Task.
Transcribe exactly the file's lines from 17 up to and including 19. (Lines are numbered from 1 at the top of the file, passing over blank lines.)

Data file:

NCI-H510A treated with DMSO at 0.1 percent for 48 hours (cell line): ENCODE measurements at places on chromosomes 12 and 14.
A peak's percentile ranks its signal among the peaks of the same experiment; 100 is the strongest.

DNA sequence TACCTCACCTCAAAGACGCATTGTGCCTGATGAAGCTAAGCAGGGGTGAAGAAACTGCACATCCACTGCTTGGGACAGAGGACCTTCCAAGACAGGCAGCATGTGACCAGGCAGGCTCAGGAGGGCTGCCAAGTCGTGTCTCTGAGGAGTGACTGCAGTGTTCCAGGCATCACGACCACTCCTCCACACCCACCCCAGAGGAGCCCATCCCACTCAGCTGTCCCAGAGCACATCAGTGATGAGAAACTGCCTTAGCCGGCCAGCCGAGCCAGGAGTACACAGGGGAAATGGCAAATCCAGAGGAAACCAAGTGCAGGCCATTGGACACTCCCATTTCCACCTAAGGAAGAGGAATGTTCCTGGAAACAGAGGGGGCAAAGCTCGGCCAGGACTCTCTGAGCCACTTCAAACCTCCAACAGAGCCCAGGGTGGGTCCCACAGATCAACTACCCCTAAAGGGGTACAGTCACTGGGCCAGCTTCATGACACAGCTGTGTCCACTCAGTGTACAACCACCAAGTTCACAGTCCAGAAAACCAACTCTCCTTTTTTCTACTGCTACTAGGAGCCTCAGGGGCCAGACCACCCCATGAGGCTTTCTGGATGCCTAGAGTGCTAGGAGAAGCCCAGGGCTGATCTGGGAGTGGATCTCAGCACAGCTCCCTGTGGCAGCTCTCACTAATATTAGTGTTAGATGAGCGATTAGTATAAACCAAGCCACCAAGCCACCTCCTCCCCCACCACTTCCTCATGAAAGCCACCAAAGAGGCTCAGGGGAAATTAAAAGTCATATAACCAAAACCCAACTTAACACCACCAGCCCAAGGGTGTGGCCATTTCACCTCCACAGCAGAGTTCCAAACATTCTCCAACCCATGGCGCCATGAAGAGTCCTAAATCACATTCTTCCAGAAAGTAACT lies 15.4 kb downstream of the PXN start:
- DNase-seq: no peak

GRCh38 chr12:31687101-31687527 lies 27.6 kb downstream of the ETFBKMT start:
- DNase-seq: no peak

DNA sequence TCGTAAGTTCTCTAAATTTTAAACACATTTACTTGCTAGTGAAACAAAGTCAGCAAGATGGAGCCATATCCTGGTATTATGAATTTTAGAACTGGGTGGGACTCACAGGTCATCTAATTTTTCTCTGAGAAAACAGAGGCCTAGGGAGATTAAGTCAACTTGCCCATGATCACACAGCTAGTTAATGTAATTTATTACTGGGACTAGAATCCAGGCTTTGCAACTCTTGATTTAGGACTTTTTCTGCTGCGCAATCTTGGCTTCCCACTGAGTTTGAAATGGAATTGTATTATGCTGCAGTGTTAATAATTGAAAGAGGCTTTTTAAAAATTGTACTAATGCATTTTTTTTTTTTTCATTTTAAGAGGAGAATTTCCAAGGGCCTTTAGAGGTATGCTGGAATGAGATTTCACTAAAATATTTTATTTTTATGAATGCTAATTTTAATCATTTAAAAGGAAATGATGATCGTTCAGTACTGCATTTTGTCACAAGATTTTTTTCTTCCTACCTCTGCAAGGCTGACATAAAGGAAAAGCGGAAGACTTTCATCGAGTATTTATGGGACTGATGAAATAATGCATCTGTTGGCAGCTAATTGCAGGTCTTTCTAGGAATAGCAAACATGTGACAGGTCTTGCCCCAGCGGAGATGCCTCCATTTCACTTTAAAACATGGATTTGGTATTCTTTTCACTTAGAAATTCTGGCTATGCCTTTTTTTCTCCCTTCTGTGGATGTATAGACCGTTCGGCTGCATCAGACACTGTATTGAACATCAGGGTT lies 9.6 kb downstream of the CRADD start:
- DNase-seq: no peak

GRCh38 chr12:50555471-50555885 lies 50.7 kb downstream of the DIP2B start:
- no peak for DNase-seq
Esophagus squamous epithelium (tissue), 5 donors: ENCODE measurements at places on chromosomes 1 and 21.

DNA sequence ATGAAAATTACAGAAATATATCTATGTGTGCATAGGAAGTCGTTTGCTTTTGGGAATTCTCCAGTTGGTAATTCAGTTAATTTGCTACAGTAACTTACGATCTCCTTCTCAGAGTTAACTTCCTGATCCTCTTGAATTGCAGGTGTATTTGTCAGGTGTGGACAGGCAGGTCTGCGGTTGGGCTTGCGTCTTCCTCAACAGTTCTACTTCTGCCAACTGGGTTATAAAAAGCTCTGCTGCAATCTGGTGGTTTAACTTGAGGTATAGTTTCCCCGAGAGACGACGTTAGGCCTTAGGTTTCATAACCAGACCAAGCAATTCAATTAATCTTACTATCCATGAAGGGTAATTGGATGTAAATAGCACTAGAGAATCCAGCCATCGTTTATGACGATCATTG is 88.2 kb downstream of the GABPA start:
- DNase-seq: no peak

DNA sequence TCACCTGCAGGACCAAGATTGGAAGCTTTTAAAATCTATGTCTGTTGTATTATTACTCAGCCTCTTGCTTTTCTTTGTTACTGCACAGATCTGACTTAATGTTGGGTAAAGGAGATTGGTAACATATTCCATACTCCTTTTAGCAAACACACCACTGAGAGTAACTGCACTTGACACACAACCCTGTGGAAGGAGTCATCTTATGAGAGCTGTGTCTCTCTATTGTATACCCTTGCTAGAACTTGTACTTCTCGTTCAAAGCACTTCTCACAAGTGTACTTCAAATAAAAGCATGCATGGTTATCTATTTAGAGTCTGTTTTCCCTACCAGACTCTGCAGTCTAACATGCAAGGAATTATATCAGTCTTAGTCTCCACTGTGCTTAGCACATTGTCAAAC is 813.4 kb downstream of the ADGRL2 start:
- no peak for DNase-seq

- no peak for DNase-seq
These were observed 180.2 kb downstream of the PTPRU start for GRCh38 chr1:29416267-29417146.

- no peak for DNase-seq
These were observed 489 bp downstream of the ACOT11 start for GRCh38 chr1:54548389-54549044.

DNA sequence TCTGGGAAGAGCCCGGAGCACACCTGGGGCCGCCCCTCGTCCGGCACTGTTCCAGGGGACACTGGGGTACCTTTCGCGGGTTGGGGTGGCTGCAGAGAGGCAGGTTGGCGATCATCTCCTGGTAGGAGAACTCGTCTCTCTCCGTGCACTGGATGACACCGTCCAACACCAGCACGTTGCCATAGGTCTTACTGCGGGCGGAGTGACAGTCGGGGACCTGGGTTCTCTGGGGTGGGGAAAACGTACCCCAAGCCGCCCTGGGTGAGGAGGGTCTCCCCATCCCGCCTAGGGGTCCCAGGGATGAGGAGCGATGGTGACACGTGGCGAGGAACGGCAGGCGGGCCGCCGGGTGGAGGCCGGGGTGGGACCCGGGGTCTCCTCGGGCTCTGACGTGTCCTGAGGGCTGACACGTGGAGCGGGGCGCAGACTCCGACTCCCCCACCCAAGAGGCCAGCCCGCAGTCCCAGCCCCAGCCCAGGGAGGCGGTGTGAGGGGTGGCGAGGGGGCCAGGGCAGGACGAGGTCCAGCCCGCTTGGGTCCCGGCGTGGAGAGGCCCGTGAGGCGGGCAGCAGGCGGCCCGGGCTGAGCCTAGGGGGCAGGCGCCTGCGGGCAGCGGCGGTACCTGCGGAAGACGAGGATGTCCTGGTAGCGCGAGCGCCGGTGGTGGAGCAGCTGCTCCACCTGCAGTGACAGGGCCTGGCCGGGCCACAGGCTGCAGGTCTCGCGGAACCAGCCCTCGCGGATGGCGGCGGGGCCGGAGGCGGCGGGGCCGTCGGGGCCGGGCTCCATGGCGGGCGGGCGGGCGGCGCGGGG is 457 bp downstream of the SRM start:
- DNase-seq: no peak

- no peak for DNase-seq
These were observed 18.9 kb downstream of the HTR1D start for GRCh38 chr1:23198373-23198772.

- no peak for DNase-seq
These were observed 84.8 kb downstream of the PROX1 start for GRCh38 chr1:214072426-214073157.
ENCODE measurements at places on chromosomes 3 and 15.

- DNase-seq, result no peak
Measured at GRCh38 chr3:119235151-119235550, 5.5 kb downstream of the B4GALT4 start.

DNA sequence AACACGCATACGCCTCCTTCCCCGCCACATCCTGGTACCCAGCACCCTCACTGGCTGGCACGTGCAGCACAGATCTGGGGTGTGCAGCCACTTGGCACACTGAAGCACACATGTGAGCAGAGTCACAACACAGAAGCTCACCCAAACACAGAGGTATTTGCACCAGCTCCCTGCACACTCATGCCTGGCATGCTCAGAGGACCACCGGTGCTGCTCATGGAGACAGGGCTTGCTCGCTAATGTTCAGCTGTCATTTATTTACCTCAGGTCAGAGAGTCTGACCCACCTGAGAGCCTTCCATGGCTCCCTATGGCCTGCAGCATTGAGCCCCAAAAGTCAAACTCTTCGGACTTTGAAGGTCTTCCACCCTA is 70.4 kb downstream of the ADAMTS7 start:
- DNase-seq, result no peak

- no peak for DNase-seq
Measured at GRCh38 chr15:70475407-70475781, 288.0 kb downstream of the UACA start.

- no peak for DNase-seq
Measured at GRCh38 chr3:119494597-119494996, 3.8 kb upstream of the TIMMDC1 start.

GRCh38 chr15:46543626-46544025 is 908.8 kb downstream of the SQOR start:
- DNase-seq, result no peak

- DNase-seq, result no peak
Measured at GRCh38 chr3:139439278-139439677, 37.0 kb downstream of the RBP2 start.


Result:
These were observed 180.2 kb downstream of the PTPRU start for GRCh38 chr1:29416267-29417146.

- no peak for DNase-seq
These were observed 489 bp downstream of the ACOT11 start for GRCh38 chr1:54548389-54549044.